Presentations

Measuring Student Experiences in Moodle: A Classroom Research Support Model

Research Report

Linda Neff
Instructional Technologist, e-Learning Center, Northern Arizona University

Dr. Michelle Miller
Associate Professor, Department of Psychology, Northern Arizona University

Dr. Suzanne L. Pieper
Coordinator for Assessment, e-Learning Center, Northern Arizona University

Georgia Michalicek
Business Process Consultant, Information Technology Services, Northern Arizona University

October, 2011

Introduction

The e-Learning Center, Information Technology Services, and Department of Psychology at Northern Arizona University (NAU) collaborated on a classroom research support project to investigate student experiences in Moodle in an online undergraduate psychology course. The Moodle student experience included student perceptions of LMS overall impressions, frequency of use, navigation and support issues, and learning experiences in an online undergraduate psychology course. The researchers drew from multiple data sources to explore the student experience. In particular, they analyzed responses to a voluntary student perception survey and to open-ended writing prompts as well as Moodle system reports, ITS helpline logs, and final grades. Results suggest that students generally had a positive experience using Moodle with few navigation and support issues. Additionally, students primarily interacted in the Moodle discussion forums and lessons. Furthermore, correlations illustrated that students with higher course grades tend to interact in the discussion area more. The results of this case study contribute to the research on student experience and learning within an online learning management system.

Classroom Research Support Model

  1. Form the planning team.
  2. Collaboratively plan the research design.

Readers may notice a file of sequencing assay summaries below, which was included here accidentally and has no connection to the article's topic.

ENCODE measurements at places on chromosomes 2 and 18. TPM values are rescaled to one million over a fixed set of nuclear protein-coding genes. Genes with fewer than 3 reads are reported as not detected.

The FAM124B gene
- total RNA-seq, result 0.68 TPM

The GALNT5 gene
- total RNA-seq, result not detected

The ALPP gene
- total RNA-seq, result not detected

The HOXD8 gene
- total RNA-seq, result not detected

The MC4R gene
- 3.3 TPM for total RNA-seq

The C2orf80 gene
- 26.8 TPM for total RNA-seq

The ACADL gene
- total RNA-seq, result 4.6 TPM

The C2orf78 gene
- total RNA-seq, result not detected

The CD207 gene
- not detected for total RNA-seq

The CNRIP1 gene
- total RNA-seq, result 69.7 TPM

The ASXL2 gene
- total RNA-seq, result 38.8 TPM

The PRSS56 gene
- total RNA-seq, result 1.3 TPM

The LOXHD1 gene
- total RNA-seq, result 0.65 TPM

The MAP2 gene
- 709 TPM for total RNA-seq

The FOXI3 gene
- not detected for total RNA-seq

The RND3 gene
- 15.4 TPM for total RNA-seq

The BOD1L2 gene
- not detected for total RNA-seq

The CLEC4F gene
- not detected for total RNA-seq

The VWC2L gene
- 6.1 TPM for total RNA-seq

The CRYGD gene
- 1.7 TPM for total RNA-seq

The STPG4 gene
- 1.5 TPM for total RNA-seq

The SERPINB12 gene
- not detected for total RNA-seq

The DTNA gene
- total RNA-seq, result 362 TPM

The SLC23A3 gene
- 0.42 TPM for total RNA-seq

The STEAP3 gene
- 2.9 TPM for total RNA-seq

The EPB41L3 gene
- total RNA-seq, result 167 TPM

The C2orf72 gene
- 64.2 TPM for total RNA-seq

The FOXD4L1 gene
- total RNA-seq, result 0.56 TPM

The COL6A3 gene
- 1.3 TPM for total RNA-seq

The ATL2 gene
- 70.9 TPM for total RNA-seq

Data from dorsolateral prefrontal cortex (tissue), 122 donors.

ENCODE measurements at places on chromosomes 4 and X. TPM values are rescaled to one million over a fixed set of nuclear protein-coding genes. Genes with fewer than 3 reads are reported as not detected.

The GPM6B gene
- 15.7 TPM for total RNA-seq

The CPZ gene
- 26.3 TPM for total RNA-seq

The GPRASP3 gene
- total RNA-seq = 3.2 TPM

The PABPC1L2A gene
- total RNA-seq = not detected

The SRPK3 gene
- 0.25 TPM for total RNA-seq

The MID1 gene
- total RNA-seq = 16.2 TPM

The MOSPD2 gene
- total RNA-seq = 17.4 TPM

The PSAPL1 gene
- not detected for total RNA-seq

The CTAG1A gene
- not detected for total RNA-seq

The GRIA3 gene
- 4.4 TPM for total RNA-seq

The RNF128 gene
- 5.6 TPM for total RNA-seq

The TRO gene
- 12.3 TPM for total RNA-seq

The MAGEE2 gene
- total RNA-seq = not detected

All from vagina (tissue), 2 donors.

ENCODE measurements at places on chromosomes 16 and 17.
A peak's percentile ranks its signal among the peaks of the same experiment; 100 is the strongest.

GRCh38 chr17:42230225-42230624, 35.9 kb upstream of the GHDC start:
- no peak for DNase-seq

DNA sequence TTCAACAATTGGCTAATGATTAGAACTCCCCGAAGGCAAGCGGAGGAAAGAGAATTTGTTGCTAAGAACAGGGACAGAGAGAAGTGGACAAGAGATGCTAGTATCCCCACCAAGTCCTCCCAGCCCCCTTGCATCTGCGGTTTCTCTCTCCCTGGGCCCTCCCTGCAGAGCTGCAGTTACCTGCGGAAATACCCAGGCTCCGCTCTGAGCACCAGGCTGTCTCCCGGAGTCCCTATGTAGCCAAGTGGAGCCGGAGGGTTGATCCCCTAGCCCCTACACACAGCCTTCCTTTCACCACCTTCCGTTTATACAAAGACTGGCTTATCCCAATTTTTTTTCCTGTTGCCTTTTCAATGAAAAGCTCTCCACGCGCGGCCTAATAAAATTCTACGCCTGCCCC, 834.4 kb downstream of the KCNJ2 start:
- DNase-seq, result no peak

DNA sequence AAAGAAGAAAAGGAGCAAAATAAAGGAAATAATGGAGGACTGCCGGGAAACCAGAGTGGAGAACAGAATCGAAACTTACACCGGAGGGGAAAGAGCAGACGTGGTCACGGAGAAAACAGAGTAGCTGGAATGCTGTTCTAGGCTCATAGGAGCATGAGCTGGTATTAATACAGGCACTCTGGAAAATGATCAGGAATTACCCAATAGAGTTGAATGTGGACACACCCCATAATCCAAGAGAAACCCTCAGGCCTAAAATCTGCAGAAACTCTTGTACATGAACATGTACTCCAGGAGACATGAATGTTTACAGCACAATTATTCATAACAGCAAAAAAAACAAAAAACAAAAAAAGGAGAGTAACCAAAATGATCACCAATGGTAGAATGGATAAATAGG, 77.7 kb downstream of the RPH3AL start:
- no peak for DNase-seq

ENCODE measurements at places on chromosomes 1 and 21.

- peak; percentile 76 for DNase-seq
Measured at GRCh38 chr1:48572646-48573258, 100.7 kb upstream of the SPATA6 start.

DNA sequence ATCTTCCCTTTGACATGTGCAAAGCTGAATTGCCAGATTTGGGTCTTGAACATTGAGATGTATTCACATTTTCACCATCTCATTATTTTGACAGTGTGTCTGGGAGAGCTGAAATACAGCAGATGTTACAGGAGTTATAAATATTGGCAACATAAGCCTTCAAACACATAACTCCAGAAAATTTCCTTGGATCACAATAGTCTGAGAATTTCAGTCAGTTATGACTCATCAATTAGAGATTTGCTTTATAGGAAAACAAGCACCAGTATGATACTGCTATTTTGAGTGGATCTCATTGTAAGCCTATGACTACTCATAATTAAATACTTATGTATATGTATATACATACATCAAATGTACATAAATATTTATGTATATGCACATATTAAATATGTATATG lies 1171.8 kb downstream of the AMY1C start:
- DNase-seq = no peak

3. Teach, observe, and collect data.
  4. Discuss and analyze results.
  5. Reflect and plan next steps.

Research Questions

Did students have a positive experience using Moodle?

What was the frequency of Moodle student navigation and support issues?

What is the frequency of student use of Moodle resources and activities?

Does the frequency of student use of Moodle resources and activities correlate with student grade performance?

Data

Participant Demographics

University-wide LMS Pilot Study

PSY 260 Case Study: Student Perception Survey Responses

PSY 260 Case Study: LMS System and Correlation Studies

GENDER

Male

44

1

8

Female

82

10

21

AGE

< 17

2

0

0

18-23

49

8

19

24-29

31

1

7

30-39

30

1

2

40-49

8

0

0

50-59

4

0

1

60-69

1

0

0

Declined to answer

1

1

0

CLASS STANDING

Freshman

9

0

0

Sophomore

14

0

2

Junior

18

4

13

Senior

49

6

13

Graduate student

32

1

1

Other

4

0

0

Total Count

126

11

29

 

Did students have a positive experience using Moodle?

In PSY 260, 90% or more of students (n=11) agreed or strongly agreed with these statements:

  • I would like to take another Moodle course.
  • I have had a positive overall experience using Moodle.
  • Moodle is easy to use.

70% or more of the PSY 260 students agreed or strongly agreed with these statements:

  • Moodle fits my learning style.
  • Using Moodle in this course has improved my learning.

What was the frequency of Moodle student navigation and support issues?

Information Technology Services (ITS) Helpline Report Results

A report for all calls (n=5) to the Student Technology Center from any students enrolled in the PSY 260 Moodle course found that student technology problems were not directly related to the course or its delivery.

82% of students did not contact the Student Technology Center.

What is the frequency of student use of Moodle resources and activities?

The activity reports revealed that 29 students interacted with the Moodle system 21,117 times during the course delivery period.

Does the frequency of student use of Moodle resources and activities correlate with student grade performance?

Pearson correlation coefficients for each relationship between a student’s final grade and each Moodle activity

 

Assignments

Discussion Forum

Lessons

Quizzes

Resources

User Profile

Pearson Correlation

.215 .402* -.069 .147 .227 -.271

Sig. (2-tailed)

.263 .031 .723 .448 .236 .156

N

29 29 29 29 29 29

*. Correlation is significant at the 0.05 level (2-tailed).

**. Correlation is significant at the 0.01 level (2-tailed).

Students with higher final course grades tend to interact in the discussion area more.